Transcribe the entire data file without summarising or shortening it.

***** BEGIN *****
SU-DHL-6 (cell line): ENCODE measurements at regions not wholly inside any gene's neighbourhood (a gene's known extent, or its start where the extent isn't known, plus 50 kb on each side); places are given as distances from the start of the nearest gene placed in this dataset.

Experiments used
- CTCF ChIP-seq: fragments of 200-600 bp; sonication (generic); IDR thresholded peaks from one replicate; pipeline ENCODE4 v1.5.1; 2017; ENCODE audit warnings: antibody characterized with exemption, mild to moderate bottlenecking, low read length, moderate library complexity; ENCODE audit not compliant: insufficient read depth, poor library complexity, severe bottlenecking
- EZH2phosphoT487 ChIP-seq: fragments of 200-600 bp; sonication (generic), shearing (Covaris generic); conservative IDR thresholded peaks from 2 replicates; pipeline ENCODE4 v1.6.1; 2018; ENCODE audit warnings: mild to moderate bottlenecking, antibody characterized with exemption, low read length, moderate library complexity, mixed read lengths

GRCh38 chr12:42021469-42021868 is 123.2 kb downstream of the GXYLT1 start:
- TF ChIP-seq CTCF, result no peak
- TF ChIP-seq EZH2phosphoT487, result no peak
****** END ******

SU-DHL-6 (cell line): ENCODE measurements at regions not wholly inside any gene's neighbourhood (a gene's known extent, or its start where the extent isn't known, plus 50 kb on each side); places are given as distances from the start of the nearest gene placed in this dataset.

Experiments used
- CTCF ChIP-seq: fragments of 200-600 bp; sonication (generic); IDR thresholded peaks from one replicate; pipeline ENCODE4 v1.5.1; 2017; ENCODE audit warnings: antibody characterized with exemption, mild to moderate bottlenecking, low read length, moderate library complexity; ENCODE audit not compliant: insufficient read depth, poor library complexity, severe bottlenecking
- EZH2phosphoT487 ChIP-seq: fragments of 200-600 bp; sonication (generic), shearing (Covaris generic); conservative IDR thresholded peaks from 2 replicates; pipeline ENCODE4 v1.6.1; 2018; ENCODE audit warnings: mild to moderate bottlenecking, antibody characterized with exemption, low read length, moderate library complexity, mixed read lengths

GRCh38 chr12:42021469-42021868 is 123.2 kb downstream of the GXYLT1 start:
- TF ChIP-seq CTCF, result no peak
- TF ChIP-seq EZH2phosphoT487, result no peak